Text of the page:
This is the second example this week, and many examples before, of a teacher being unaware of the religious or free speech rights of kids, even when they are students. I would say it is their training that is insufficient.

I've gotta disagree with you, here. I can point to multiple examples of religious freedoms being squashed by schools. (Valedictorians forbidden from even mentioning God/prayers forbidden before sporting events, etc.) I see more examples of schools banning religious expression--with the exception being Islam. (And I am one of the Muslim apologists here on RN. I just am mentioning what I have seen in the news.)
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#27 User is online   Wag-a-Muffin (D) 

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Posted 08 March 2019 - 11:35 AM

From the article

Quote

William said he received candy and a handwritten note from his teacher that read: 'William, I am so sorry. I hope we can move things from here'.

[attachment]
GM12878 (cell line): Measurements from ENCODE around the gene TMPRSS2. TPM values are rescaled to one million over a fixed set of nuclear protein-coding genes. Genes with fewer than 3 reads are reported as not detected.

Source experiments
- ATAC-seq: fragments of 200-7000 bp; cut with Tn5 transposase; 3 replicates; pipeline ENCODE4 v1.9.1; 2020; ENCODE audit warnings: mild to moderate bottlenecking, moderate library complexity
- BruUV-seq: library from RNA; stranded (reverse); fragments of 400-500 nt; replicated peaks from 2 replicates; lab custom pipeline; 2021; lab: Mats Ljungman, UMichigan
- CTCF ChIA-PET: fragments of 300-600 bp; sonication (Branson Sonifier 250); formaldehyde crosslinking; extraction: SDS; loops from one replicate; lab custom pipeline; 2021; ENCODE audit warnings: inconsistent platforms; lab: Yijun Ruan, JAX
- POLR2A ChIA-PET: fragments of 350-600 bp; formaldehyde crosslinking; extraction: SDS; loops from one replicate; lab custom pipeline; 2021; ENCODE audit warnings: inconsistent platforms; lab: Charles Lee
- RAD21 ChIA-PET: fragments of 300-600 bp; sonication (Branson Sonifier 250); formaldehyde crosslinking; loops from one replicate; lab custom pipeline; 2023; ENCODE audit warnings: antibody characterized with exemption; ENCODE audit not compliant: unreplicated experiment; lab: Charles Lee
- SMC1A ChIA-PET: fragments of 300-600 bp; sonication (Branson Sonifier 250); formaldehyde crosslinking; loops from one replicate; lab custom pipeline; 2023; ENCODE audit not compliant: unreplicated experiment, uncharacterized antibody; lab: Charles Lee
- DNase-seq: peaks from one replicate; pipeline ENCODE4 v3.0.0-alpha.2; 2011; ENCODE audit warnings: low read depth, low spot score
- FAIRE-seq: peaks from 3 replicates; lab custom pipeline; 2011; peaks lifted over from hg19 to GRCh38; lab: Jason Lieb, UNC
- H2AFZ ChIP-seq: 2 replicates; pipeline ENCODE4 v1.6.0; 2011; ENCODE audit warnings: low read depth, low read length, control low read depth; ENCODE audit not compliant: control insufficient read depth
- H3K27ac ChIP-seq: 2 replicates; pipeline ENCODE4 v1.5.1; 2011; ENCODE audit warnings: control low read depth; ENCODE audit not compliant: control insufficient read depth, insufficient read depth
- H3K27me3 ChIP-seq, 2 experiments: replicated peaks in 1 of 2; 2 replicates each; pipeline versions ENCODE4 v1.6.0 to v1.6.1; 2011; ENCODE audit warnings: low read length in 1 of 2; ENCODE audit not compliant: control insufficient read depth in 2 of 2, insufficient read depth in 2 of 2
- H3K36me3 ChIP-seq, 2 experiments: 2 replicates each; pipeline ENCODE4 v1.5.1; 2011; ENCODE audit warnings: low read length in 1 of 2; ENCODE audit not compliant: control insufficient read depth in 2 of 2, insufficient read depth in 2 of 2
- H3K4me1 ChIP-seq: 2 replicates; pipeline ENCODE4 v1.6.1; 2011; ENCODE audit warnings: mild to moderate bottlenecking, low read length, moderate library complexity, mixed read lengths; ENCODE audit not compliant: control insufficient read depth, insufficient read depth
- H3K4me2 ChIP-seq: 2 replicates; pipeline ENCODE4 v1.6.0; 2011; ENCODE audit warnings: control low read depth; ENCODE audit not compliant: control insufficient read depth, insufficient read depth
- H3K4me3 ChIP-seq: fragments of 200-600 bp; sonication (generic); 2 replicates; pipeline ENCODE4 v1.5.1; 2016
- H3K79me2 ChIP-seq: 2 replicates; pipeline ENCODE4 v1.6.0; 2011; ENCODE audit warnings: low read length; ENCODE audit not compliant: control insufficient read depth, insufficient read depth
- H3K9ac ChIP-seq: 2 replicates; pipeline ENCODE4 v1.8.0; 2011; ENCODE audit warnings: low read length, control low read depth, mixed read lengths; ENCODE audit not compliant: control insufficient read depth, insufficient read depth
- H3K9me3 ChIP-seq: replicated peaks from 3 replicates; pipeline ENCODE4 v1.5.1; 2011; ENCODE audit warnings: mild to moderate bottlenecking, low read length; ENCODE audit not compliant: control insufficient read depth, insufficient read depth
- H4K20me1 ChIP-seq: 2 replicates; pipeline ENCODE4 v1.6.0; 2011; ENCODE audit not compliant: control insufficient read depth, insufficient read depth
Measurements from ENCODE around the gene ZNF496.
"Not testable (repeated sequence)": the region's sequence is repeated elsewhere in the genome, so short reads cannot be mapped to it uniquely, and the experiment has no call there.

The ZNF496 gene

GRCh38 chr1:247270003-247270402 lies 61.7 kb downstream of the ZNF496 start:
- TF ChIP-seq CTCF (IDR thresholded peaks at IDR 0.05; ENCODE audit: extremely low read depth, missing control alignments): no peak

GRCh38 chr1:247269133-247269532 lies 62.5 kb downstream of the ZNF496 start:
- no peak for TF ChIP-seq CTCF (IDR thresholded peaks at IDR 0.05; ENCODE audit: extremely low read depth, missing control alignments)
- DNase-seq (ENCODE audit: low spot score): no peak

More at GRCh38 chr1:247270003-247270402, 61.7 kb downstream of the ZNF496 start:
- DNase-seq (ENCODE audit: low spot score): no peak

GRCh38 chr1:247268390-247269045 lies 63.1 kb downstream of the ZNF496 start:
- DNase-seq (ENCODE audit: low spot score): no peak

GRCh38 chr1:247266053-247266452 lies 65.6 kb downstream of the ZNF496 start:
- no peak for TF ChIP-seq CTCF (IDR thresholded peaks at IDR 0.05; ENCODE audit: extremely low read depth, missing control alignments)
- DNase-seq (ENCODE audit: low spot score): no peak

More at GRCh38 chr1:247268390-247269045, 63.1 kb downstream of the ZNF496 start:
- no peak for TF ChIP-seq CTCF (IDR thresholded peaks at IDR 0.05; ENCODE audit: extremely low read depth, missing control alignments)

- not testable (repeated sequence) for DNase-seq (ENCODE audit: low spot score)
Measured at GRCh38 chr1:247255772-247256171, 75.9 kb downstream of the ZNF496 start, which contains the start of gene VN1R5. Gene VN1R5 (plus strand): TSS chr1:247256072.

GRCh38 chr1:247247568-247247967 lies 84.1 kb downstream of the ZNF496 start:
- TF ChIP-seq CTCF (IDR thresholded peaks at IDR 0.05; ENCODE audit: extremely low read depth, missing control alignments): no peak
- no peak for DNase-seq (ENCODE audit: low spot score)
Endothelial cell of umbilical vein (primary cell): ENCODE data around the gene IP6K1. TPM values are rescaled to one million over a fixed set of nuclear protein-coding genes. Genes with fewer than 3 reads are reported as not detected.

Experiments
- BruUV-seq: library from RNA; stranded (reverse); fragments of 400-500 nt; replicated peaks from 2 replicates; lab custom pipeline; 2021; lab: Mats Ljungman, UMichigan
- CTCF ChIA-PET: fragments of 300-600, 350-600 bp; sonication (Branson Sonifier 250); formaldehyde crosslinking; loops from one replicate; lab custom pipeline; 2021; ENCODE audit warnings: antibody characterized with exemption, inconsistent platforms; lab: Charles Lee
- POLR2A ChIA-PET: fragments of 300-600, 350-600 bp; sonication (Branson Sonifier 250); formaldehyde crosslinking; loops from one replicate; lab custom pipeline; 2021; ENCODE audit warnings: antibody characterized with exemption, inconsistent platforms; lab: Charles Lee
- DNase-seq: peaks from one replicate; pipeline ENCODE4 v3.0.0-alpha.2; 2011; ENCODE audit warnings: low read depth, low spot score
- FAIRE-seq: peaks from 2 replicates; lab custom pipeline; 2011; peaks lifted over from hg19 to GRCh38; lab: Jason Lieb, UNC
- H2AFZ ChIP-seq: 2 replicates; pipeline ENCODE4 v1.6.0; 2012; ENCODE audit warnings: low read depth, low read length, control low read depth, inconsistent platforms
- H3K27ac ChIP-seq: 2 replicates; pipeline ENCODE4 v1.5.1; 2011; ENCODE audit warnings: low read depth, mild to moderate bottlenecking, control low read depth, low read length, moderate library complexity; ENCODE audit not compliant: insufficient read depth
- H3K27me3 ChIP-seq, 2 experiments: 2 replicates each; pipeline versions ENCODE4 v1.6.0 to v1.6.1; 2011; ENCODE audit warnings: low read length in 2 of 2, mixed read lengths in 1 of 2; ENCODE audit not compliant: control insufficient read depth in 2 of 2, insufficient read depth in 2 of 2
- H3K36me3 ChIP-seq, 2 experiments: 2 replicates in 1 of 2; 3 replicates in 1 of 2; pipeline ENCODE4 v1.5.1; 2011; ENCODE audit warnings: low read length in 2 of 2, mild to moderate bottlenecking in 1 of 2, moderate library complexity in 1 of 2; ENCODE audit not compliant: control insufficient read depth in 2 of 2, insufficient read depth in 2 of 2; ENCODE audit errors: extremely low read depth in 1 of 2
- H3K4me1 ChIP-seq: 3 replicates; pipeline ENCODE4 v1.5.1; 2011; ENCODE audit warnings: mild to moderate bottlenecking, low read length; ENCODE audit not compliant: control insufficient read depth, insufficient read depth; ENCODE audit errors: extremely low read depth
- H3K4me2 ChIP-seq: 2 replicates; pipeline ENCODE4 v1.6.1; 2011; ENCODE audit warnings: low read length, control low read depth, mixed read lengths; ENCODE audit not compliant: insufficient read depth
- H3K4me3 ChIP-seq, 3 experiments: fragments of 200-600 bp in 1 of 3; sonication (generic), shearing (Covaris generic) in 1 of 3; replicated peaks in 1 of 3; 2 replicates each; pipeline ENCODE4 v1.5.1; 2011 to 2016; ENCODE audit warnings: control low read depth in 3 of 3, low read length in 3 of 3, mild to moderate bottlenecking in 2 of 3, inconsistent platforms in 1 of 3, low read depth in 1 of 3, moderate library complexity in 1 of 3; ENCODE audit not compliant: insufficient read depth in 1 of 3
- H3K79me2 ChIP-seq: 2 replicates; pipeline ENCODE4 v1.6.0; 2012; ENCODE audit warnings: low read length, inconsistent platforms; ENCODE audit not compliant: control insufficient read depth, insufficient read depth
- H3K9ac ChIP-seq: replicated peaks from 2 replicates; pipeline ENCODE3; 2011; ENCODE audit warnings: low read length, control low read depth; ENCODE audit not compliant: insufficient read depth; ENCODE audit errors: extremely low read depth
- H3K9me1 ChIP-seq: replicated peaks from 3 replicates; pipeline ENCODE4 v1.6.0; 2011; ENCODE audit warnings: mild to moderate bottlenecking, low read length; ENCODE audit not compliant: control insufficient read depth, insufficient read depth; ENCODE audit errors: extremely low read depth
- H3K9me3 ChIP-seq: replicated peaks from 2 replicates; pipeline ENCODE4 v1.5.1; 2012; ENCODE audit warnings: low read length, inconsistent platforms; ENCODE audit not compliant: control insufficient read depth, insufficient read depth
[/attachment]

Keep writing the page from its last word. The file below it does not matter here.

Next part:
It appears after the teacher was informed of her mistake, she apologized--a fact many of those who commented here on RN appeared to have missed after reading the article--or did they just read the headline? :coolshades:

(Yeah. I have to admit, many times I don't read the whole article but make an assumption from the headline.)


And if I liken this to me (and my teaching experience) I wonder what I would have done. (And I am a member of the Church of Jesus Christ of Latter-day Saints.) And that does affect how I treat members of other faiths. In my family are horrendous examples of civil rights being violated, mob violence against my ancestors, etc. So I'm pretty careful not to mock someone's beliefs. The first time I saw someone participating in this ritual, I was in Vallerta el mercado (because they have the best produce locally.) And I noticed many shoppers with soot on their foreheads. I asked my husband and he replied, "it must be Ash Friday." I was OLD the first time I ever saw anything about this (either in person or on video.) But if you look at the photo of the young man in question, I can totally see why the teacher did what she did. (And seriously, after dealing with kids I would suspect any excuse they gave me.) Sorry/not sorry.